The Red Pill Isn’t All That Red

The idea of the “red pill” seems to come first from the “Manosphere” and represents in theory a radical new way of relating to the opposite sex, without normal social rules and assumptions, cribbing the term from the sci-fi film “The Matrix”.

This view contrasts the old way of dealing with women, with courtesy and respect based on social rules and customs, with a new way, of using sociobiology to behave in a way women find instinctually attractive. The first way is said to be “beta”, and for losers, and the second way “alpha”, for real men and winners.

“Neo-reaction” (the word is sort of an accepted usage, but so lame I feel I need to start with it in quotes) uses the red pill concept as rejecting constitutional democratic politics, with the similar idea that the old system is a foolish illusion.

The trouble in both cases is the movement isn’t as far away as it seems. In the manosphere, the “alpha” man with his manly swagger and good humor is only acting the way a normal, average guy did in the 1950s, and he will still exhibit most of the behaviors defined as “beta”, that is having a good job, having good manners and not yelling at or hitting women.

Likewise with neo-reaction, the followers are using a classic modern model of political action of engaging in an intellectual debate, forming ideas and plans of action, then presenting these to the public and acquiring power and influence. People have been doing this in the West for four hundred or five hundred years.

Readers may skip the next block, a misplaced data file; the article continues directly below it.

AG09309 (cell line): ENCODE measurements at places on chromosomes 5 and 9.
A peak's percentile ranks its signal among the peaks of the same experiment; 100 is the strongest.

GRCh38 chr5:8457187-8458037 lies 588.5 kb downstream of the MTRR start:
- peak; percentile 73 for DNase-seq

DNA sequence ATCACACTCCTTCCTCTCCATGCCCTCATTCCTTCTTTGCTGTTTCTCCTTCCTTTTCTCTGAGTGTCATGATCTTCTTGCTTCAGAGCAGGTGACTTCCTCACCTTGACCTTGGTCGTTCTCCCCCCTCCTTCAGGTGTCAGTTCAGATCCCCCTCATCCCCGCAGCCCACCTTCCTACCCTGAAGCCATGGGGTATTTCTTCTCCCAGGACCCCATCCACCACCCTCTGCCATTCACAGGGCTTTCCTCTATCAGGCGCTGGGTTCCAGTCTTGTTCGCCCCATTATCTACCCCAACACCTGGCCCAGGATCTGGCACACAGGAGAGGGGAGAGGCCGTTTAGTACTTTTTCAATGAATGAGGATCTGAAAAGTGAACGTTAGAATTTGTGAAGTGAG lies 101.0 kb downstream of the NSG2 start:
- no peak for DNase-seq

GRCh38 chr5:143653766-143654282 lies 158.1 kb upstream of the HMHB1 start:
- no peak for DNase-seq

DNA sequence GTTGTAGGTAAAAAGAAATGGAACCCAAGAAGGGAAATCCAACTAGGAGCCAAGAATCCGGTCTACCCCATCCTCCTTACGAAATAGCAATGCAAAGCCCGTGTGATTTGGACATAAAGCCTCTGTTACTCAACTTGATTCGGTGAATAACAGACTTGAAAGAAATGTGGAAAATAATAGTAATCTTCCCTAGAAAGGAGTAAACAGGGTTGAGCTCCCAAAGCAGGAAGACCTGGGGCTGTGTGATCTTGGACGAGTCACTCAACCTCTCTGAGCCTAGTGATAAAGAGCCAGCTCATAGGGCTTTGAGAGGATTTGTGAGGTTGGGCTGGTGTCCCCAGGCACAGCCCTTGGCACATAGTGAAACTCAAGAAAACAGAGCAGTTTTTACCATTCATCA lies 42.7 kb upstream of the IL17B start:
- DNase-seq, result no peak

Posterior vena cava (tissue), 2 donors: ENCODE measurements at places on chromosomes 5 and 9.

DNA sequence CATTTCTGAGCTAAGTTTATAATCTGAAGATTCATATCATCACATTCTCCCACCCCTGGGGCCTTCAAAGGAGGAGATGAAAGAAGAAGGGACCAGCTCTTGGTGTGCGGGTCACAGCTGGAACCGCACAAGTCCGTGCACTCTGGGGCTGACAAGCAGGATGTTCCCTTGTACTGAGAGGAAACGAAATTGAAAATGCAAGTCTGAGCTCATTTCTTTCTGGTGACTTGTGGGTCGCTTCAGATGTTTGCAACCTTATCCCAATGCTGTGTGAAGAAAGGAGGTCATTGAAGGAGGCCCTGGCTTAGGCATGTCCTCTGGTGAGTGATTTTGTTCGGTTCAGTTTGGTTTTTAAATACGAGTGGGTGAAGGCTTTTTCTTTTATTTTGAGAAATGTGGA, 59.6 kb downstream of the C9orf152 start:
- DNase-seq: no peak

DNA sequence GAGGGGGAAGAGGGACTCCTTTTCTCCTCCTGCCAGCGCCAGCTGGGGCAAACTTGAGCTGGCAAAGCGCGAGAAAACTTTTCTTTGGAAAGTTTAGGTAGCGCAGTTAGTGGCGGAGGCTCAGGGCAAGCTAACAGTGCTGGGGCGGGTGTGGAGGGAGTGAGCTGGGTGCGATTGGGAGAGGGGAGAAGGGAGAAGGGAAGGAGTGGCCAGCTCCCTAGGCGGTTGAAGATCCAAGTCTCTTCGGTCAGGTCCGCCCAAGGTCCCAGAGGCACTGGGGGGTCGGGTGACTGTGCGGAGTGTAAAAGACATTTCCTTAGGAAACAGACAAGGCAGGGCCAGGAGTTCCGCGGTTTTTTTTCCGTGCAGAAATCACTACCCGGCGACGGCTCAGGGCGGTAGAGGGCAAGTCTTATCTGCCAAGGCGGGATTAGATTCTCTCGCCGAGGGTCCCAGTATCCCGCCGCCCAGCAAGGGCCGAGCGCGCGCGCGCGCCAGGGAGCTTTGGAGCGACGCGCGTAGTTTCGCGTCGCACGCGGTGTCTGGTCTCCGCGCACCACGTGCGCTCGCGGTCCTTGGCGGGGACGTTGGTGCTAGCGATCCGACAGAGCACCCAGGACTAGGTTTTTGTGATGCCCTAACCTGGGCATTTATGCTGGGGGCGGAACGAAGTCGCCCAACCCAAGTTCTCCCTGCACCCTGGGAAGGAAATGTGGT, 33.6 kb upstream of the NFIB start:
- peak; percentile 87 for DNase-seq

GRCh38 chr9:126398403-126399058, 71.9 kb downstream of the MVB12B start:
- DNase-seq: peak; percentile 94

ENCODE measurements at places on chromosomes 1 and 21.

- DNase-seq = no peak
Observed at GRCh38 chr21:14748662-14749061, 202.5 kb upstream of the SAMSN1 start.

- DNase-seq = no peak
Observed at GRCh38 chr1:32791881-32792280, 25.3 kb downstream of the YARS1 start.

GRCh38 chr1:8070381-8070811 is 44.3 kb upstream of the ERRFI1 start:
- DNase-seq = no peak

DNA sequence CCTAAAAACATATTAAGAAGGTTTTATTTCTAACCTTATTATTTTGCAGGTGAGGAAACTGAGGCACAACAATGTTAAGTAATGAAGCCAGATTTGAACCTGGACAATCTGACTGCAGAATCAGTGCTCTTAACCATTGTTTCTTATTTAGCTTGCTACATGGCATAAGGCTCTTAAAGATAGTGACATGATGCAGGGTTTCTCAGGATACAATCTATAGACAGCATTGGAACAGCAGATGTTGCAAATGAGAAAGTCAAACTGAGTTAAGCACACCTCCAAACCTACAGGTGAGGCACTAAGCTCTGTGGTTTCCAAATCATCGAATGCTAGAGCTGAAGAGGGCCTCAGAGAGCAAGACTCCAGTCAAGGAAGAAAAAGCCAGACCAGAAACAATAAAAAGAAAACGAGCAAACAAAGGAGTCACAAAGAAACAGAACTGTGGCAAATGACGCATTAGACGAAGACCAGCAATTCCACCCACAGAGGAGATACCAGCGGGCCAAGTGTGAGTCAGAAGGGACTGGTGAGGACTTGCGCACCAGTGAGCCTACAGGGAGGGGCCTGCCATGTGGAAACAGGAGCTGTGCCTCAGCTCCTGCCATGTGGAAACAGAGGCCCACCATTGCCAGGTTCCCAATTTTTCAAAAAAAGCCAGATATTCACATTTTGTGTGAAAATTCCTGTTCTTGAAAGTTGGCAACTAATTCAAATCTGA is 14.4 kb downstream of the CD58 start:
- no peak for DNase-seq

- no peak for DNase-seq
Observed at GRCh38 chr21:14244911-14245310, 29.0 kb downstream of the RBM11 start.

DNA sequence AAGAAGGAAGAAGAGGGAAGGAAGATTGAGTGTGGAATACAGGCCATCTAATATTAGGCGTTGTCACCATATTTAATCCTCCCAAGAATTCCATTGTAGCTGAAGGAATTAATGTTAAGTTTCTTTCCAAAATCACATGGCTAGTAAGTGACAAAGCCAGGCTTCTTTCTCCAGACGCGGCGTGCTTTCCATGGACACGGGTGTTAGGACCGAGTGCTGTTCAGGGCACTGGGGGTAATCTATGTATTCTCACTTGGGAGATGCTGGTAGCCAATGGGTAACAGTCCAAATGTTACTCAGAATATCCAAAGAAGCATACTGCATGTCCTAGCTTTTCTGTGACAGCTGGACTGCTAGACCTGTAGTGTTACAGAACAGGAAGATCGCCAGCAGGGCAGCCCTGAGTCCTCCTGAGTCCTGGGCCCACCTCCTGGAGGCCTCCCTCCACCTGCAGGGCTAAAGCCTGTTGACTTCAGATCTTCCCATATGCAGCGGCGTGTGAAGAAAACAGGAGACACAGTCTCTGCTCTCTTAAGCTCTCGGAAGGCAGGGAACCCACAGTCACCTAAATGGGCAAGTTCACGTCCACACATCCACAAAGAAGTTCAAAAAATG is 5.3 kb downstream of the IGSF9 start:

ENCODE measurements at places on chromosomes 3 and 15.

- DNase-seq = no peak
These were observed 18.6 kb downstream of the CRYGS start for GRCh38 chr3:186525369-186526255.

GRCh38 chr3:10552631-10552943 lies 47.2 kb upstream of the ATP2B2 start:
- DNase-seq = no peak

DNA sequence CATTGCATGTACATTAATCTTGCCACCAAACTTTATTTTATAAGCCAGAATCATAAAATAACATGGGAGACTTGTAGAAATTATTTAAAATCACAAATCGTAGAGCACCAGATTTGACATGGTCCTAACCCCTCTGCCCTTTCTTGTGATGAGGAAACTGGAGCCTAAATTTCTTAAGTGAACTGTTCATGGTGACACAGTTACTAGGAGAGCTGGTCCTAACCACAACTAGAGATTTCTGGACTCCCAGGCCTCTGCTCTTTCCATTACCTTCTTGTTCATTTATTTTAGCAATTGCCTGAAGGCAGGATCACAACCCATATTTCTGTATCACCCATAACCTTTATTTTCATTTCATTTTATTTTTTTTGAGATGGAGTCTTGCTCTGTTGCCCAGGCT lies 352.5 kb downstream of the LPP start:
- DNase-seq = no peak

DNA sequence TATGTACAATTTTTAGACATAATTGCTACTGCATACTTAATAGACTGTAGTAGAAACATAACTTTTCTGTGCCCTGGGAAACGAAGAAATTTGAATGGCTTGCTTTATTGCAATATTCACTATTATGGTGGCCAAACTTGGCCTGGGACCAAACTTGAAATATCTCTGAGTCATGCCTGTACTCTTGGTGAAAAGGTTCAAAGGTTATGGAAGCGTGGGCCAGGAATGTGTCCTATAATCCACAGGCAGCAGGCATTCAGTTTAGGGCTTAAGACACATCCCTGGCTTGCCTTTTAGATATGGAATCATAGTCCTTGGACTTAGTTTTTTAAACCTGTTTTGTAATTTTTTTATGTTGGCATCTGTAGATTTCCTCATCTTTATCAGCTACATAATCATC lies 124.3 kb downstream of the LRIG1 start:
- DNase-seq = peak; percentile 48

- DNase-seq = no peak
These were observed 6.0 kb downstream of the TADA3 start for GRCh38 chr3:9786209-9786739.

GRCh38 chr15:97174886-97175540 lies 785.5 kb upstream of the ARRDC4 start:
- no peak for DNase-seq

Sex and politics are closely related; but how do these things relate to each other? In the first case, the idea is that it is stupid to follow rules other people don’t. And this is true- to an extent. In game theory this is called “defection” and is a reasonable strategy under some conditions.

Society must assume some people will not follow the rules and punish those who don’t. This will not be perfect, and some people will get away with stuff. If too many people get away with stuff, people become demoralized and more and more people defect, and the system collapses. People defecting will likely perceive that they are only following a new, superior set of rules, but justifications for violating certain rules have to be seen as mere sophistry.

In an environment with widespread defection, some order can be maintained if some people still follow the rules, even if it is not particularly advantageous or somewhat disadvantageous. Jesus referred to the “salt of the earth”. In those times salt was a critical commodity not as a table flavoring, but to preserve meat. Salted meat could be kept a long time, unsalted meat not immediately consumed quickly rotted, became putrid and covered with maggots.

The concept of “never defect, ever” however has to be regarded with suspicion also. People against Christianity, or some other social system they don’t like, say those following rules that do not appear to directly benefit them are dupes. You have to limit how much people suffer for following the rules, or you don’t have a functioning society that serves people.

The would-be rakes of the manosphere are to some extent rebelling against rules nobody told them to follow. The “rules” of dealing with women only apply if women want to deal with you in the first place, so no if a young man is too shy, not well-dressed or well-groomed, and does not have any accomplishments being polite with women will do nothing for him. And yet if he is attractive in a personal and social sense, he must display good manners and good behavior. On the other hand, the feminist ideal of male behavior the younger generation seems to be exposed to is quite ridiculous, and ignoring it only makes sense.